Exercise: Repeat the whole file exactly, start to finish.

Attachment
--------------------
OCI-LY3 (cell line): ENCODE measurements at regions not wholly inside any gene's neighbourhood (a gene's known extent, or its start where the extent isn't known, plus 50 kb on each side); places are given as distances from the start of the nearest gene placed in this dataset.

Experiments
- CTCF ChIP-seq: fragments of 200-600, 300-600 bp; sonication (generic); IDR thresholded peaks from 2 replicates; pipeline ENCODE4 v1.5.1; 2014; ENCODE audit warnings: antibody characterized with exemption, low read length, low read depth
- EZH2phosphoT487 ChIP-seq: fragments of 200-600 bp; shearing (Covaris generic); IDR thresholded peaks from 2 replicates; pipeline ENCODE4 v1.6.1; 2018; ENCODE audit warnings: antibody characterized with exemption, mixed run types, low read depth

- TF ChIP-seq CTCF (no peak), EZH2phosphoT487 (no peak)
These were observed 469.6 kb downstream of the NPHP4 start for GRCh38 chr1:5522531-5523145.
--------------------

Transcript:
OCI-LY3 (cell line): ENCODE measurements at regions not wholly inside any gene's neighbourhood (a gene's known extent, or its start where the extent isn't known, plus 50 kb on each side); places are given as distances from the start of the nearest gene placed in this dataset.

Experiments
- CTCF ChIP-seq: fragments of 200-600, 300-600 bp; sonication (generic); IDR thresholded peaks from 2 replicates; pipeline ENCODE4 v1.5.1; 2014; ENCODE audit warnings: antibody characterized with exemption, low read length, low read depth
- EZH2phosphoT487 ChIP-seq: fragments of 200-600 bp; shearing (Covaris generic); IDR thresholded peaks from 2 replicates; pipeline ENCODE4 v1.6.1; 2018; ENCODE audit warnings: antibody characterized with exemption, mixed run types, low read depth

- TF ChIP-seq CTCF (no peak), EZH2phosphoT487 (no peak)
These were observed 469.6 kb downstream of the NPHP4 start for GRCh38 chr1:5522531-5523145.